Monovision LASIK or Reading Glasses?

Monovision LASIK or Reading Glasses?

Monovision LASIK derives organically from the monocle, the primordial vision correction method by means of you holding a glass lens between your eyebrow and cheekbone. Of course the hardware quickly improved to become the prototypical, fullblown spectacles. But one eye, vision correction for one eye, is the concept (hence, “mono”).

All right. So what if you are farsighted or have developed presbyopia? You still want to read and have near-vision for other purposes as well.

If you are farsighted (not presbyopic), this is easier. The monovision correction for this condition might involve only a pair of eyeglasses, with one lens being uncorrected; the other with a prescription enabling you to read. If you don’t want glasses, you can wear a contact lens in one eye for reading, and see far away with your other eye. We’re just talking possibilities here. You might not want to wear glasses or a contact lens. You might want LASIK. The monovision LASIK concept for farsightedness (both eyes) is to correct the vision of one eye only, with which you can read, right? You can still see far with your other (uncorrected) eye. Like wearing a monocle…almost.(Image source: https://marketplace.secondlife.com/p/E3D-Enchant3D-Monocle-Boxed/2284648?id=2284648&slug=E3D-Enchant3D-Monocle-Boxed.)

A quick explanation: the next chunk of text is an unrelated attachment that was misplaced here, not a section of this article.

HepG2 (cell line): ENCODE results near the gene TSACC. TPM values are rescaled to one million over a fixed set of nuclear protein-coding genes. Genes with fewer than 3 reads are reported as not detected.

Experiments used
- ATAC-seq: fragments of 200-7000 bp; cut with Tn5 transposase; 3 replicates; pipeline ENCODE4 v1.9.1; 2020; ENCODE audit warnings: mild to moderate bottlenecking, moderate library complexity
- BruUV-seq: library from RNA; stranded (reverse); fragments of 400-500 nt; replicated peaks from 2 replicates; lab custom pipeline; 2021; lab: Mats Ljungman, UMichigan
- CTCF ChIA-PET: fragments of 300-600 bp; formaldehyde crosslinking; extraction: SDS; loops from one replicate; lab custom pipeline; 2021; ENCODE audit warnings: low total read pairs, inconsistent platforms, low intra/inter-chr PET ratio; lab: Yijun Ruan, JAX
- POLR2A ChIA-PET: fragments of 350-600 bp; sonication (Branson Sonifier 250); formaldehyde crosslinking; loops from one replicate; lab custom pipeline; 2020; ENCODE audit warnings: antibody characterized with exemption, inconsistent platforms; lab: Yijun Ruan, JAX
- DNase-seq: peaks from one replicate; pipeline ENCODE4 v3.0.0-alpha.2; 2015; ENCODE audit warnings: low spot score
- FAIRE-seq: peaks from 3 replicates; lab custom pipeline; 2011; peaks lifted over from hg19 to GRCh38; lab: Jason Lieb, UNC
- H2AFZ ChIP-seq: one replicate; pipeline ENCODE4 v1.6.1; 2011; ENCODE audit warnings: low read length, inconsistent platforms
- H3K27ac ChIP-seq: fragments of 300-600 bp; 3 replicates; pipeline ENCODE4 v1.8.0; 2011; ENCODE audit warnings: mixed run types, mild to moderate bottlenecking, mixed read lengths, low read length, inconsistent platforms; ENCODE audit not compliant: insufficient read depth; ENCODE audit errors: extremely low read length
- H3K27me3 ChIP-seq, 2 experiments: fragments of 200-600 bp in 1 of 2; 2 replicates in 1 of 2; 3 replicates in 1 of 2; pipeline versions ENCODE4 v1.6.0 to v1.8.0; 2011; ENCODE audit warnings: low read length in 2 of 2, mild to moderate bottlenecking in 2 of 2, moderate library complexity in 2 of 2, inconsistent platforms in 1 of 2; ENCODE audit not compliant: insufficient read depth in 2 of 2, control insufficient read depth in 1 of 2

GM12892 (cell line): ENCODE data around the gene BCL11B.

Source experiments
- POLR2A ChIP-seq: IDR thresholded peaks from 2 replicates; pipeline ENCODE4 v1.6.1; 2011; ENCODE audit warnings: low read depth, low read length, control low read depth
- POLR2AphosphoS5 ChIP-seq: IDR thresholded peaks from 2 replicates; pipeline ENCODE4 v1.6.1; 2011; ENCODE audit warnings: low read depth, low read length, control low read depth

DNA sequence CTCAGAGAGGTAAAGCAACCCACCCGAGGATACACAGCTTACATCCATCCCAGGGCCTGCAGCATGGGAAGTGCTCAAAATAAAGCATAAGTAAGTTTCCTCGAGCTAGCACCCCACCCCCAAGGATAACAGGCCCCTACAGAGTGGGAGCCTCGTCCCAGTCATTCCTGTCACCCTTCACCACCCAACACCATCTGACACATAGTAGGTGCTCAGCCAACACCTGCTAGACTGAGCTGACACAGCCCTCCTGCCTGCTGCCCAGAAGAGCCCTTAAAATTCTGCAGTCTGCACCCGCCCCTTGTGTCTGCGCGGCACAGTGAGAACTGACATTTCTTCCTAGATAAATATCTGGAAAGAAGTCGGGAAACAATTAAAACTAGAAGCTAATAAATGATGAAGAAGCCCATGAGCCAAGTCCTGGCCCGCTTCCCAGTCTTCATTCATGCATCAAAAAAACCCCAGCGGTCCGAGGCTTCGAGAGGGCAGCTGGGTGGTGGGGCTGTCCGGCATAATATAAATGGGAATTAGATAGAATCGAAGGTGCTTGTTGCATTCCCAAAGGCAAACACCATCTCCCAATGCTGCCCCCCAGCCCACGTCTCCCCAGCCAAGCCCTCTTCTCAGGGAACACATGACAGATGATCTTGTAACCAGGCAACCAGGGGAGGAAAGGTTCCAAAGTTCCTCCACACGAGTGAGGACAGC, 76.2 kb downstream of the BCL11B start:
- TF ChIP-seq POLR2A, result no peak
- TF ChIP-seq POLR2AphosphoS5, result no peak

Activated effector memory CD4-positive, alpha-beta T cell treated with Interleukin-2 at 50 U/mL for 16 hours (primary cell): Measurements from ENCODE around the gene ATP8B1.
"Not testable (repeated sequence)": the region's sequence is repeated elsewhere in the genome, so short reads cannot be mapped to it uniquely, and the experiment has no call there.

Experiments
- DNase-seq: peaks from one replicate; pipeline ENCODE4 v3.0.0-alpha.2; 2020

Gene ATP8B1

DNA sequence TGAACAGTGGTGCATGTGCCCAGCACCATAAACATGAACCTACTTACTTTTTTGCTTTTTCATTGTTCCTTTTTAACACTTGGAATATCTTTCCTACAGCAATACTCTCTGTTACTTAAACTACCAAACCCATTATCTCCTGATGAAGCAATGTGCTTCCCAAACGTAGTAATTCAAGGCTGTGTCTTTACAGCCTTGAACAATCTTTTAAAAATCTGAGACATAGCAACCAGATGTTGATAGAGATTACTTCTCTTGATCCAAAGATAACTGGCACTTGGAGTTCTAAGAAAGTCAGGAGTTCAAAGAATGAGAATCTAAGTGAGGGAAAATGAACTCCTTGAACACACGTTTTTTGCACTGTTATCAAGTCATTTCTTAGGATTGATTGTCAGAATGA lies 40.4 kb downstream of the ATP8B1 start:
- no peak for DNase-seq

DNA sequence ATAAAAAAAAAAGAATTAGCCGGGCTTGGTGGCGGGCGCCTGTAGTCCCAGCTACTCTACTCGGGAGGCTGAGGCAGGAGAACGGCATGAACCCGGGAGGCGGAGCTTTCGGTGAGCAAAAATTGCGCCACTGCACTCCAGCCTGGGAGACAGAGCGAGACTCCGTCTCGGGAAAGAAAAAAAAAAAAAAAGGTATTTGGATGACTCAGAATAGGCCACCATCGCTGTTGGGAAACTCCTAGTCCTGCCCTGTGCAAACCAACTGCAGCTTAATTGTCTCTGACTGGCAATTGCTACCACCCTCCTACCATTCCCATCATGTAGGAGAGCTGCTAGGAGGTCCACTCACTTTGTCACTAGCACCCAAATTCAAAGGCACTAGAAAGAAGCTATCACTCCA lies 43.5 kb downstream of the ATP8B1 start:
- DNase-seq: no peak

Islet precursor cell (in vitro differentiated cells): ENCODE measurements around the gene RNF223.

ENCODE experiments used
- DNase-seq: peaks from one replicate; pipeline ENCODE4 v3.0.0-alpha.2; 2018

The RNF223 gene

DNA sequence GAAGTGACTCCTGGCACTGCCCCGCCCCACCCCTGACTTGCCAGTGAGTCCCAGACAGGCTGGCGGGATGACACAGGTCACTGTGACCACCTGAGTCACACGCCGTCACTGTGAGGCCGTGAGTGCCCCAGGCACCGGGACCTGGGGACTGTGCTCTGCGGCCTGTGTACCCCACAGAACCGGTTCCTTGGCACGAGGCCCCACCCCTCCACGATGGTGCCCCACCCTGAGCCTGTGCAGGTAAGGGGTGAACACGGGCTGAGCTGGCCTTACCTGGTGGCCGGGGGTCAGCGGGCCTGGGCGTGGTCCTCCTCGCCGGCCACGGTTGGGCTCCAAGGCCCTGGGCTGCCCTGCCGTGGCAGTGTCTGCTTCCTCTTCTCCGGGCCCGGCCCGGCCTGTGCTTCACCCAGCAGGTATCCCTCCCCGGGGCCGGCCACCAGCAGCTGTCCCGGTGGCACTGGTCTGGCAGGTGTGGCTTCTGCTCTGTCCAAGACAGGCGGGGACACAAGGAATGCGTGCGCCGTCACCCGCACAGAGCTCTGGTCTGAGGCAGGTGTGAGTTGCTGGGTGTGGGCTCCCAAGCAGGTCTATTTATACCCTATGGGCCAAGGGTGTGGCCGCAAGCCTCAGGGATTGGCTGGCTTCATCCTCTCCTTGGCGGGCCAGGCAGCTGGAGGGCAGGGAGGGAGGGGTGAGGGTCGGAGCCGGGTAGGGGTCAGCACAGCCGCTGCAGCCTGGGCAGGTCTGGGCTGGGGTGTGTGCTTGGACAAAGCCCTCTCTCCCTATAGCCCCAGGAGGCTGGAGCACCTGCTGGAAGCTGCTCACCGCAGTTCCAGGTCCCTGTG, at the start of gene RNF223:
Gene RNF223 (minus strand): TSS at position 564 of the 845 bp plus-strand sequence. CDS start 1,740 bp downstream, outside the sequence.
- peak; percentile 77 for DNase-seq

Monovision LASIK for presbyopia

EagleMonovision LASIK for presbyopia requires another step. If you have developed presbyopia (which typically begins after age 40) and you can see far with both eyes, you have essentially the same situation as a farsighted person. You have LASIK for one eye so you can see near (with the corrected eye).

If you are presbyopic and nearsighted in both eyes, LASIK can correct one eye for distance vision and correct the other eye for reading—true monovision—with one eye see far, one eye see near! But this does not mean you are using only one eye at a time, and people usually adapt in a relatively short period of time and monovision feels quite natural.

The American Academy of Ophthalmology reports on clinical trials with 172 patients in 2007: “LASIK monovision correction represents a viable and increasingly popular method of correcting presbyopic and pre-presbyopic patients considering refractive surgery. Crossed monovision may be applied successfully to appropriately chosen patients.” (http://www.aaojournal.org/article/S0161-6420(07)01052-4/abstract)

So if you tried everything else for reading or near-vision—bifocal or multifocal-lens glasses or contacts—and you’re not satisfied, there are other options which might suit you better. A consultation with a LASIK surgeon may provide just the relief you’re looking for.  Visit North Carolina Eye, Ear, Nose & Throat for  Chapel Hill LASIK information!

 

(“Eagles don’t wear glasses.” “Yes, but can they read?” Image source:http://wallpoper.com/wallpaper/birds-eagles-394299.)

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